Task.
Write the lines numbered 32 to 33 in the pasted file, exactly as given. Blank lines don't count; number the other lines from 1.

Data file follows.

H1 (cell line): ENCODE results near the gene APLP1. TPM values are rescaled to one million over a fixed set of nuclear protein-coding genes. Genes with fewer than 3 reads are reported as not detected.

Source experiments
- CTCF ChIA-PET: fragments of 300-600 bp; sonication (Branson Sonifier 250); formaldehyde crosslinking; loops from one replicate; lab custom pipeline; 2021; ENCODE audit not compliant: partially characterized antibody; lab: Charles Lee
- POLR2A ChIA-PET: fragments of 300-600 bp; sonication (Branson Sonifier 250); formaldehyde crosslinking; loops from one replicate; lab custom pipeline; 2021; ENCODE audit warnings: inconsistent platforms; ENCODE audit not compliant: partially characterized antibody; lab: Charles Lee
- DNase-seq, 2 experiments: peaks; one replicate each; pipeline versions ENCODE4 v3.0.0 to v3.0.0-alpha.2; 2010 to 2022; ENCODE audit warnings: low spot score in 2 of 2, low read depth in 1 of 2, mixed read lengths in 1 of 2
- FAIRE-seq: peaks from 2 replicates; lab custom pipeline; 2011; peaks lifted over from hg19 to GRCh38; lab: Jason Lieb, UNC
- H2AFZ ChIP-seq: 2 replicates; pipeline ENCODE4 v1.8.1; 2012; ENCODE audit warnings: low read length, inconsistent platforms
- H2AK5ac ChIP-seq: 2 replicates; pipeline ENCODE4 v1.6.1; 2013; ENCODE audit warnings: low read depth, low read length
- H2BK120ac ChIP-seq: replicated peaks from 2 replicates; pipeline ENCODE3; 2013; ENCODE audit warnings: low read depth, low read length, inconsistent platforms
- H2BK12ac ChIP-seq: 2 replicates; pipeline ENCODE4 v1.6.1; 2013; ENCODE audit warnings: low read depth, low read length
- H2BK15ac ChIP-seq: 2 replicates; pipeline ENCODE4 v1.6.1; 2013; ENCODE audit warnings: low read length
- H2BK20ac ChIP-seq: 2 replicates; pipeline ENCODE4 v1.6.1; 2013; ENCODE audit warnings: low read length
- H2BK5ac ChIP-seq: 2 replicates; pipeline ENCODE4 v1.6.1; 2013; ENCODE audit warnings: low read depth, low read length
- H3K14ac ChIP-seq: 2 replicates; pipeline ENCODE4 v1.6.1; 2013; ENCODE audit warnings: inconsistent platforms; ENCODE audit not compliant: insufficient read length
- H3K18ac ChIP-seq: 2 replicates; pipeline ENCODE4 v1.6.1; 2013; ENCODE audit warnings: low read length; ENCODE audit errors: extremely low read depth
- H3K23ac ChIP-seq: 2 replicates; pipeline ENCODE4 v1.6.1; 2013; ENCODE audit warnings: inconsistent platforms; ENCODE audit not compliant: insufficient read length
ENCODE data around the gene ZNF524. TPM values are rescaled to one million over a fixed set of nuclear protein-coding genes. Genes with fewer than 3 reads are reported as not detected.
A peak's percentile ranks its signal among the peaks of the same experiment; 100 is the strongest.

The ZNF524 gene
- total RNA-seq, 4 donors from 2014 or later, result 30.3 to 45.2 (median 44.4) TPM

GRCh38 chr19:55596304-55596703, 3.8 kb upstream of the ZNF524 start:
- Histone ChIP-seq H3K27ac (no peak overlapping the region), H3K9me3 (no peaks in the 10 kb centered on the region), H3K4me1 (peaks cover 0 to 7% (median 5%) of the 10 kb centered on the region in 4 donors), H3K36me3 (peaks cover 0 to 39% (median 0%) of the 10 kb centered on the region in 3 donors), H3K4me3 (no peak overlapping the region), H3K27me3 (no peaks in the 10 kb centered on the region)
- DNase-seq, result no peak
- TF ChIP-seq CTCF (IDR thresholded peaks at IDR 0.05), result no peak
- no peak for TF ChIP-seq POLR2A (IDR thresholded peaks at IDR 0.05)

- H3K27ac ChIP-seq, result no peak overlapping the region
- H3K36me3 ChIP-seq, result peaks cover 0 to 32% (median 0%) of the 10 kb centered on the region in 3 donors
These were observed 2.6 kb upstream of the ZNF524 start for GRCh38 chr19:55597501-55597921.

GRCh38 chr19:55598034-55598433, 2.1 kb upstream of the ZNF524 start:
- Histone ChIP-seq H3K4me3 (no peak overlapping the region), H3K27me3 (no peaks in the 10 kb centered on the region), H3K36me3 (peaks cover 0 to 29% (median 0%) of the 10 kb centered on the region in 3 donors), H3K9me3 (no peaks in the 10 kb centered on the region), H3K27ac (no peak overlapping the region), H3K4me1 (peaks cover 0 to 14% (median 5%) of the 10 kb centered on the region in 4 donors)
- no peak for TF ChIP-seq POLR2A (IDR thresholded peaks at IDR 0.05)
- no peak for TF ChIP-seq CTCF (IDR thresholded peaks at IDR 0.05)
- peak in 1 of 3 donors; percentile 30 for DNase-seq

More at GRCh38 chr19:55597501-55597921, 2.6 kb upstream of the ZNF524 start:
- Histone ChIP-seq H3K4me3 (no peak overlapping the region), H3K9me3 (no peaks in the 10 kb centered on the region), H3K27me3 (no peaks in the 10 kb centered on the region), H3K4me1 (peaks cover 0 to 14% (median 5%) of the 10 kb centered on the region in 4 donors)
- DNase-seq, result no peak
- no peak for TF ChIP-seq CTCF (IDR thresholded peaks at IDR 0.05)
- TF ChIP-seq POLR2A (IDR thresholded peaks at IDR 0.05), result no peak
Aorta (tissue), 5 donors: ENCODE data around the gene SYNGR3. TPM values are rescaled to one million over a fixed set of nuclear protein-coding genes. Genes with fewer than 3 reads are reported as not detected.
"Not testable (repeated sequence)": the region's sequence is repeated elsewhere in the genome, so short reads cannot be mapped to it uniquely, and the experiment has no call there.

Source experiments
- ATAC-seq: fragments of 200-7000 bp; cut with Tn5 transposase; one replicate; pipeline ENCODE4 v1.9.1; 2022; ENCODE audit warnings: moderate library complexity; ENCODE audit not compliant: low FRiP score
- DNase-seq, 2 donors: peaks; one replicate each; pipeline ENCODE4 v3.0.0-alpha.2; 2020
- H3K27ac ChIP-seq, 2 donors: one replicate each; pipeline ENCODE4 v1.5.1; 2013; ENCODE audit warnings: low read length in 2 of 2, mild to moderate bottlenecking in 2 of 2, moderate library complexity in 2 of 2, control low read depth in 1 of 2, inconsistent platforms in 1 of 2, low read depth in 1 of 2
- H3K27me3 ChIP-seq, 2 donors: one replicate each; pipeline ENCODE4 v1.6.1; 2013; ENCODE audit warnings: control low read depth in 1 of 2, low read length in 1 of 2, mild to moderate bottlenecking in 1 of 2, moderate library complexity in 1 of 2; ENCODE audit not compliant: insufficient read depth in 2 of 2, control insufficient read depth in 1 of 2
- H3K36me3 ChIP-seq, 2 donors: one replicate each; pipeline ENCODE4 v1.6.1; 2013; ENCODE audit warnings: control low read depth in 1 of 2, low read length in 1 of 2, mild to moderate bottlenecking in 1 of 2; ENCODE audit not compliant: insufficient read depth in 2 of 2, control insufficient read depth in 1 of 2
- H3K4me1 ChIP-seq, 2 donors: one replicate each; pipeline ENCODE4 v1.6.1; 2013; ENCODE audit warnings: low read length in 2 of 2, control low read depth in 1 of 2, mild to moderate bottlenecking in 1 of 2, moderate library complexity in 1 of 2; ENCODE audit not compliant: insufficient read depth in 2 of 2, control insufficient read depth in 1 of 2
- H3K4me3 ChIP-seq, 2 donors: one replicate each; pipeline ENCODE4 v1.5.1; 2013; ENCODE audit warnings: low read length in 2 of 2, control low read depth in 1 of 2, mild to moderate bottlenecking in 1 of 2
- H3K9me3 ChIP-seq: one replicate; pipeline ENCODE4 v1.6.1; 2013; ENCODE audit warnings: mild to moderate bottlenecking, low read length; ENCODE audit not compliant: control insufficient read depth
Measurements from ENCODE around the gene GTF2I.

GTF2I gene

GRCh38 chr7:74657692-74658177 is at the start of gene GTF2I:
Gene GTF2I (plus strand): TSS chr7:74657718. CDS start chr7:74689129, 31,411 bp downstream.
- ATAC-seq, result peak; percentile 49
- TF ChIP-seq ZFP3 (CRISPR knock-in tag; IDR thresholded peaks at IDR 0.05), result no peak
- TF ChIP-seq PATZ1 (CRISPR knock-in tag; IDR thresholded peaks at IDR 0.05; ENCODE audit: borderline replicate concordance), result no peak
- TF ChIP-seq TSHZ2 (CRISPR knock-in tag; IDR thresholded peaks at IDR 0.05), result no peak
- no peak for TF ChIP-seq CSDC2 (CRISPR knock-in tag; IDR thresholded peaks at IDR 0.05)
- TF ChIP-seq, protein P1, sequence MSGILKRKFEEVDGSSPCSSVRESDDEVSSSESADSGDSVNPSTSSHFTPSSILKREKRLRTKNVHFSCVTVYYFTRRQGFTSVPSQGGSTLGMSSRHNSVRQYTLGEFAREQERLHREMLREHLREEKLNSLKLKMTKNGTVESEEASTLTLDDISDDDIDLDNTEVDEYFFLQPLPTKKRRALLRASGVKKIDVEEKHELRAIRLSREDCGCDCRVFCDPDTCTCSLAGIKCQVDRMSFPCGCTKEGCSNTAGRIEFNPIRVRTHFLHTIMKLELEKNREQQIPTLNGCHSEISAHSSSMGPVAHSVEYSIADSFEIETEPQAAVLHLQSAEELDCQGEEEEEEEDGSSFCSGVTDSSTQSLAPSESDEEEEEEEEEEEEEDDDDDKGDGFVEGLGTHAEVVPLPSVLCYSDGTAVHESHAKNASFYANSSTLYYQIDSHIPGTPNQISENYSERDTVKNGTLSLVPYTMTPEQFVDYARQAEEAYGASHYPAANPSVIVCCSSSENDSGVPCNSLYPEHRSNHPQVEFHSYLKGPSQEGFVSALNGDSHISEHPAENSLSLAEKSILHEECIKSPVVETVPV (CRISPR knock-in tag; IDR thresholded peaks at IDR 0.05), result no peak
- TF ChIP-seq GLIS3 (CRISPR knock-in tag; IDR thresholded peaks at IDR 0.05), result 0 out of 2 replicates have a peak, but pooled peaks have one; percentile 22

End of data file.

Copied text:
- no peak for TF ChIP-seq CTCF (IDR thresholded peaks at IDR 0.05)
- peak in 1 of 3 donors; percentile 30 for DNase-seq